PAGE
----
Big Firm Bankruptcies Reach Highest Rate Since 2009

Chris Gaetano
Published Date:
May 28, 2020

So far this year, 98 companies with more than $50 million in outstanding liabilities have sought bankruptcy protection from their creditors, already far surpassing the 17 we saw through all of 2019, according to Bloomberg. To find a time when the numbers were worse, we must go back to 2009: it saw 29 such bankruptcies in May that year, and 142 in the first four months.

Bloomberg said it is unlikely such bankruptcies will taper off⁠—indeed, they are actually expected to increase as the year goes on. This is despite the fact that companies have tapped an additional $1 trillion worth of debt since the crisis began, a record in terms of pace. However, the main beneficiaries of this borrowing binge have been stronger companies with better credit, leaving those in weaker positions to turn to bankruptcy courts instead.

recent report from Moody's, however, said that bankruptcy filings may be just the tip of the iceberg, as a larger number of companies are choosing to forgo the courts altogether and turn, instead, to distressed debt exchanges. This is when an issuer offers creditors new or restructured debt, or a new package of securities, cash or assets, that amounts to a diminished financial obligation relative to the original obligation. With such transactions having become an increasingly popular way to default since at least 2018, Moody's expects such transactions to increase due to their several advantages over bankruptcy filings–namely the significant private equity (PE) ownership of high-yield companies; cost-effectiveness compared to in-court restructurings; weak debt covenants; senior lenders' incentives; and better overall recovery prospects.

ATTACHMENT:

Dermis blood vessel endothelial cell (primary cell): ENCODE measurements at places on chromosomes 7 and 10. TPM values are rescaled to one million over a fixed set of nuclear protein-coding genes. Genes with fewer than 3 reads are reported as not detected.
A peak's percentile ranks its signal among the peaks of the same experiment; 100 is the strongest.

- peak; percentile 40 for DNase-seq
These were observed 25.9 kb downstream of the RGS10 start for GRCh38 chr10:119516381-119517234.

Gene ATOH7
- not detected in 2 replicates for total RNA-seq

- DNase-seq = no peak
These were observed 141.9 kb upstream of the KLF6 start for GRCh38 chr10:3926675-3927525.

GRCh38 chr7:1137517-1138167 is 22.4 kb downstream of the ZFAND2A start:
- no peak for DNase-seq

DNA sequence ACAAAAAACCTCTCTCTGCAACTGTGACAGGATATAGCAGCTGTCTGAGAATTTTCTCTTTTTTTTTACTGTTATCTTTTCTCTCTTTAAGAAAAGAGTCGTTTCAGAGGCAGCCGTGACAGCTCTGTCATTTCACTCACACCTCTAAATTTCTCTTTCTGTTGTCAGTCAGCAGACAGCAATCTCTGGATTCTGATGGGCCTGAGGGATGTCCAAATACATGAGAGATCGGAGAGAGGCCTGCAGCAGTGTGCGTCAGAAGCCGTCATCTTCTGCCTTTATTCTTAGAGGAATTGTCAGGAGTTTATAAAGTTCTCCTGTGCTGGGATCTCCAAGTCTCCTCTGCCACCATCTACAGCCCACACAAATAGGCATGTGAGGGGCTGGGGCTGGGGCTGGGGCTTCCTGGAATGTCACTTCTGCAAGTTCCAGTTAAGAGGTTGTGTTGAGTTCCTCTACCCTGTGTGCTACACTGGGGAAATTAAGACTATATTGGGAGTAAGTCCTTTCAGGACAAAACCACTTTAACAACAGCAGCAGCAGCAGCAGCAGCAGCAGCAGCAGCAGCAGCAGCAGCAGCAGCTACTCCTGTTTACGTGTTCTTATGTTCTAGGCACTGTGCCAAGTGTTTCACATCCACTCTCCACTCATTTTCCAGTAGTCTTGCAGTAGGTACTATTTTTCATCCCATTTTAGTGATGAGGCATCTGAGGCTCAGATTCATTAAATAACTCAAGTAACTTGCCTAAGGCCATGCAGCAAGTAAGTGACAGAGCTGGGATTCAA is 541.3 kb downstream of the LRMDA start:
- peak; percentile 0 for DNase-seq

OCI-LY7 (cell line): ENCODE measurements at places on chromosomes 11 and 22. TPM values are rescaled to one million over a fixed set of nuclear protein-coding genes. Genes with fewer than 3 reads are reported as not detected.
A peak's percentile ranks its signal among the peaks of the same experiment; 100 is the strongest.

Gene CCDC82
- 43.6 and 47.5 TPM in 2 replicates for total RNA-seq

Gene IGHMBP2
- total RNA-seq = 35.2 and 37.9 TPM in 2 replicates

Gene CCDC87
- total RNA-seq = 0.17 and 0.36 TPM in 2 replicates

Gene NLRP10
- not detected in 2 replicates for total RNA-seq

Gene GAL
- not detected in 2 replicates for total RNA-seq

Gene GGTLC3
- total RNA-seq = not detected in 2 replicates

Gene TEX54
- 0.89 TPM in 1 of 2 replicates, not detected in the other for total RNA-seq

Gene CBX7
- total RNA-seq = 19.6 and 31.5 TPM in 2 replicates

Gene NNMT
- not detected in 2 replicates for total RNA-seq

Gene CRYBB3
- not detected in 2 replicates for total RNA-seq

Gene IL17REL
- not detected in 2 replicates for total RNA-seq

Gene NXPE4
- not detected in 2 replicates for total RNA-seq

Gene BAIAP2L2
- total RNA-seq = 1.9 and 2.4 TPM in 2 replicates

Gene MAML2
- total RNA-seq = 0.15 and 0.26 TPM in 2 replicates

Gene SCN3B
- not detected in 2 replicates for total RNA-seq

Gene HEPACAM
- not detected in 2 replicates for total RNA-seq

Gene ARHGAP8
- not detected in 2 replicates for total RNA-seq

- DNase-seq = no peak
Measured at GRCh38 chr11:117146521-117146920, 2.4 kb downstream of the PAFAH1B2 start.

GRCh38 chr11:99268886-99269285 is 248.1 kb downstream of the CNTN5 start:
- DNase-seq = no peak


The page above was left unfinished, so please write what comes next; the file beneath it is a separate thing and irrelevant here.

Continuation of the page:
Despite this, however, the report also says that many of these firms might ultimately land in courts anyway, as Moody's believes that many of these distressed debt exchange deals will, themselves, default over time. It pointed to its own research saying that 30 years of default history suggests that, 41 percent of the time, distressed exchanges did not shore up the capital structures of struggling companies enough to stave off another default. This, though, may be strategic: it noted that in the 2015 many energy production companies underwent distressed debt exchanges, but then went bankrupt anyway; however they did so in 2016 when there was more liquidity available, which softened the blow. With this in mind, the large number of distressed debt exchanges could be a way for firms to buy time until they can file for bankruptcy in better conditions. 

This is consistent with predictions over the last few months that the sharp contraction in economic activity will lead to a wave of bankruptcies and corporate debt defaults. With these dire predictions now seemingly coming to pass, investors in distressed debt are gearing up for a buying spree of epic proportions as they anticipate more and more firms unable to meet their obligations.

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